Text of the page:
Your browser is out-of-date!

Update your browser to view this website correctly. Update my browser now


Kodak Retires Kodachrome

Despite the pleading of a popular ’70s Paul Simon song, Kodak announced Monday that it is taking your Kodachrome away.

The photo giant said that after fading sales and the shuttering of processing labs capable of handling the 74-year-old color film stock, it expects to run out of the final rolls by early this fall.

The one-time king of color film so revolutionized the business of its day it became ingrained in American culture, and was used by the top professional photographers to capture some of the world’s most memorable images.

“Sales of Kodachrome Film, which became the world’s first commercially successful color film in 1935, have declined dramatically in recent years as photographers turned to newer Kodak Films or to the digital imaging technologies that Kodak pioneered,” the company said in statement.

Kodak said the film today represents “just a fraction of one percent of Kodak’s total sales of still-picture films.”

“Kodachrome Film is an iconic product and a testament to Kodak’s long and continuing leadership in imaging

technology,” said Mary Jane Hellyar, Kodak’s film, photofinishing and entertainment group president. “It was certainly a difficult decision to retire it, given its rich history. However, the majority of today’s photographers have voiced their preference to capture images with newer technology — both film and digital. Kodak remains committed to providing the highest-performing products — both film and digital — to meet those needs.”

Kodak said it currently derives about 70 percent of its revenues from commercial and consumer digital businesses, but it remains “the global leader in the film business.”

Over the years, newer, more advanced film products have displaced Kodachrome in the shrinking market. Kodak said it has introduced seven new professional still films and several new Vision2 and Vision3 motion picture films in the past three years.

Those professionals and consumers still shooting on film will also find ample supplies of finer-grain films, such as Ektachrome E100G and Ektar 100 Film, Kodak said.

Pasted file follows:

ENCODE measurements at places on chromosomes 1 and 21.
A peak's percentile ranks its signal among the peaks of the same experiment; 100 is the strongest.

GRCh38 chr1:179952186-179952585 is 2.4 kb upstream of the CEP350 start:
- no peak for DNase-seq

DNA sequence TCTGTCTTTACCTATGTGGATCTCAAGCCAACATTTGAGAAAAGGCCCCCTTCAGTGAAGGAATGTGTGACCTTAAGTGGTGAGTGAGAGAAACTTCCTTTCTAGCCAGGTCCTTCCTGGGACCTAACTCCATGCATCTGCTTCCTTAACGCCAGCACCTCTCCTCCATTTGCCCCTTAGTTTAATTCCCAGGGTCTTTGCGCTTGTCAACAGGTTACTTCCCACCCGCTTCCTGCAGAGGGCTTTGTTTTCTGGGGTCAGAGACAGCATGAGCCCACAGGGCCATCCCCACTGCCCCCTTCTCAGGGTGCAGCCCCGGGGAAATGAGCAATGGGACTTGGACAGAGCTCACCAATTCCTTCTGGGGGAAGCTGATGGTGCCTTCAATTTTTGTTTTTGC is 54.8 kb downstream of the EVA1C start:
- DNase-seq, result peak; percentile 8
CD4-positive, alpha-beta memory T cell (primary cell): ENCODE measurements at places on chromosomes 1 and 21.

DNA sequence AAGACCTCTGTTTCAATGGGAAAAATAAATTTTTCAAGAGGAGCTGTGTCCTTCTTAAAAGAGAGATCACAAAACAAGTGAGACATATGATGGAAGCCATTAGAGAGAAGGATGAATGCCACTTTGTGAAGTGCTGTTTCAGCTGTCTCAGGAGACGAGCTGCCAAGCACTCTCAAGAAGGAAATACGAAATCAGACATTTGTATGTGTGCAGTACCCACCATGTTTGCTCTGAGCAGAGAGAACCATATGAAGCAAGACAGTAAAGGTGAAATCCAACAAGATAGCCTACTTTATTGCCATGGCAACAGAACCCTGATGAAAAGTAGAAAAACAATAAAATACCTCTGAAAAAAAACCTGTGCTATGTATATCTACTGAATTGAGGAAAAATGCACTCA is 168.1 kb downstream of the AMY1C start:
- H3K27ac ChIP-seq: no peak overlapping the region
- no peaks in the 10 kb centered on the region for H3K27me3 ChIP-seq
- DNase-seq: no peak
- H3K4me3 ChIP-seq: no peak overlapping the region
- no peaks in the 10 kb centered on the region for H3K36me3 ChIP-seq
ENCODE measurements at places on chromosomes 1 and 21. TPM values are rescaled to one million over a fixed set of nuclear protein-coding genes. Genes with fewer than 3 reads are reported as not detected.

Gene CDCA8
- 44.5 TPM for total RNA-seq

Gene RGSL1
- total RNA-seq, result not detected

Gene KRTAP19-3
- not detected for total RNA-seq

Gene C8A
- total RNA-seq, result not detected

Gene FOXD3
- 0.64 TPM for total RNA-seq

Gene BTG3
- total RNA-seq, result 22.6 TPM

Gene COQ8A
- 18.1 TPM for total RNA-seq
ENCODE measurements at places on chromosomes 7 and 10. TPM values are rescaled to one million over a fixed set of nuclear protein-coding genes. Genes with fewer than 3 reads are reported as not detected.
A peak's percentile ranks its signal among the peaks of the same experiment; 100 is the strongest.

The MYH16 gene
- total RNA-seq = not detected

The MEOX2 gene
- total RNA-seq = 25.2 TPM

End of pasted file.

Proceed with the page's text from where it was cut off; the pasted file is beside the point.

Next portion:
As a tribute to the famous film, Kodak said it will donate the last rolls to the George Eastman House International Museum of Photography and Film in Rochester, which houses the world’s largest collection of cameras and related artifacts.

Professional photographer Steve McCurry, noted among other things for his Kodachrome-based image of a young Afghan girl that was used on the cover of National Geographic Magazine in 1985, will shoot one of the last rolls and the images will be donated to Eastman House, Kodak said.

Kodak has created a gallery of iconic images, including the Afghan girl and other McCurry photos, as well as others from professional photographers Eric Meola and Peter Guttman on its Web site: Special podcasts featuring McCurry and Guttman will also be featured on the Web site.

Kodak pointed out that Kodachrome “is a complex film to manufacture and an even more complex film to process. There is only one remaining photofinishing lab in the world — Dwayne’s Photo in Parsons, Kan. — that still processes the film.

Kodak estimated that current supplies of Kodachrome Film should last until early fall. Dwayne’s Photo has indicated it will continue to offer processing for the film through 2010.

But, as we look back on all the crap that we learned in high school, we can still hear Paul Simon’s fading refrain: “Mama, don’t take my Kodachrome away.”